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Although I don’t usually talk about medieval times, Monday’s posts are called Medieval Mondays, because I like alliteration. In these posts, I look at the history of the English language.

… Okay, don’t worry guys; my neer is just fine.

Hands up who knows what a neer is?

*Cue tumbleweed*

Neer used to be a Scots word for kidney. I say “used to be” because I know no-one who still uses it, but apparently it’s still alive in certain areas of the country.

What I find interesting about historical linguistics (maybe because it’s more closely related to sociolinguistics) is why some forms die out, while others survive.

Take a look at this chart:

Referent:    
English English:

Kidney

Ear

Scottish English:

Neer

Lug

The same referent (i.e. the picture) existed in different forms in English English and Scottish English. Today, lug is still used commonly, whereas, like I said, neer has neerly (get it?) died out.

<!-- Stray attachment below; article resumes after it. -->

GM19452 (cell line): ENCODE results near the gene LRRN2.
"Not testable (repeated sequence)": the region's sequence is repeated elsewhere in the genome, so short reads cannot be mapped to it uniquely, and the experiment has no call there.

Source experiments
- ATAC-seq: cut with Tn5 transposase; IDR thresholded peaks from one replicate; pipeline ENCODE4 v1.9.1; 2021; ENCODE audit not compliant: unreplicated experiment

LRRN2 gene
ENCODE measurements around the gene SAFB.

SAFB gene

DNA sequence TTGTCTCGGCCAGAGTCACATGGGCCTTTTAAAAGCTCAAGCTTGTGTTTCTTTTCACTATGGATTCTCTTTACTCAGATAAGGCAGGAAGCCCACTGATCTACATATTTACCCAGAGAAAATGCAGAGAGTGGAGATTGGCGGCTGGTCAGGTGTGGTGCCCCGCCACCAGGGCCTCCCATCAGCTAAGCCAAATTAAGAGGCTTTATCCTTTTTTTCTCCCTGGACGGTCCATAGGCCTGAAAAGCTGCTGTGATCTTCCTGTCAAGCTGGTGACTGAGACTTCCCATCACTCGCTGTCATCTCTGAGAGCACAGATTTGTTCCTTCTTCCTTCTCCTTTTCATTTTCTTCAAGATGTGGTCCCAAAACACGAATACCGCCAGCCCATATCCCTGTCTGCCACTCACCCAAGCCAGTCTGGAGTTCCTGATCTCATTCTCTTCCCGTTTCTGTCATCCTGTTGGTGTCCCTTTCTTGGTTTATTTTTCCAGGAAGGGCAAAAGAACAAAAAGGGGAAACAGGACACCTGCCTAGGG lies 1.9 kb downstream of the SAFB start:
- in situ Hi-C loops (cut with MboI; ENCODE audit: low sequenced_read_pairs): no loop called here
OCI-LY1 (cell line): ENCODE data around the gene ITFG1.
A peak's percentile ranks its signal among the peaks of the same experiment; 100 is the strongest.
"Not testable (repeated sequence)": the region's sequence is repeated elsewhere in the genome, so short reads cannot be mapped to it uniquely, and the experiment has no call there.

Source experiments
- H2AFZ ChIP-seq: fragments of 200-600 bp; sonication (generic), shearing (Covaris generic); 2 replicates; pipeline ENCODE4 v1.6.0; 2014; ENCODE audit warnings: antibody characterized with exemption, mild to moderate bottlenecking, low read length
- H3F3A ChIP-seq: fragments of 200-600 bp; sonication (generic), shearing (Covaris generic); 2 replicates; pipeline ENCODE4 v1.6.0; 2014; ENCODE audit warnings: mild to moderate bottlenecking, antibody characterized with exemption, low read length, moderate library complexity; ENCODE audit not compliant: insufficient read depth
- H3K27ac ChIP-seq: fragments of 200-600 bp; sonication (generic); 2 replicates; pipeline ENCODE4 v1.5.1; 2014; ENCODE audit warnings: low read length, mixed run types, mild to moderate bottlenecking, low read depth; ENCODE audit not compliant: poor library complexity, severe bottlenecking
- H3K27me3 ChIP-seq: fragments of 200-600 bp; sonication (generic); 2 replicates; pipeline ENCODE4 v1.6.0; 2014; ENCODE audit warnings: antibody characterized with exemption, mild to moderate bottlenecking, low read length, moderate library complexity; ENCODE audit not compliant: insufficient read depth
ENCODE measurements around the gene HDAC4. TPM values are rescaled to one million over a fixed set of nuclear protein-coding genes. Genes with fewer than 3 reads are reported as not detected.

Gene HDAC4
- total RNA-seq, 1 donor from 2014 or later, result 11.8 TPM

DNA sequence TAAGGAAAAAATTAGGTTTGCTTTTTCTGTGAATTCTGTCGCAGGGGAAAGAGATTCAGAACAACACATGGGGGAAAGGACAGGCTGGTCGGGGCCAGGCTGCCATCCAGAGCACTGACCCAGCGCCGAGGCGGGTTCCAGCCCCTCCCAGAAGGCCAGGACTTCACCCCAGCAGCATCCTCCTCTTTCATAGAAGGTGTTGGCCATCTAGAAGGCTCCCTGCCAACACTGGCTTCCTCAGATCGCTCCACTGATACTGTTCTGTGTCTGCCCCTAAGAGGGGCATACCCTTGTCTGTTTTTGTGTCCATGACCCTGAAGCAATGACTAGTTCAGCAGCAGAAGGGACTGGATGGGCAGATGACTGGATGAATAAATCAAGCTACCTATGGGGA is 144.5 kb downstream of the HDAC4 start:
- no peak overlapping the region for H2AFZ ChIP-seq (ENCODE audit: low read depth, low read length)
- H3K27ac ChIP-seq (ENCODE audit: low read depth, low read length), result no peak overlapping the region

What happened was that when, after a period of separation, Scottish English and English English were in contact once more, people had conversations like this:

“I’ve got a neer infection…”

“Really? Can you hear okay?”

An ear and a neer sound… well, pretty much identical. It was a case of this town ‘aint big enough for the both of us.

When this happens, it’s the more popular word that wins. Communication is the primary aim of language, and so the most-widely used form will always win.

Lug however, sounds like no other words which might be used in the same context. As a result, lug is still alive and well.

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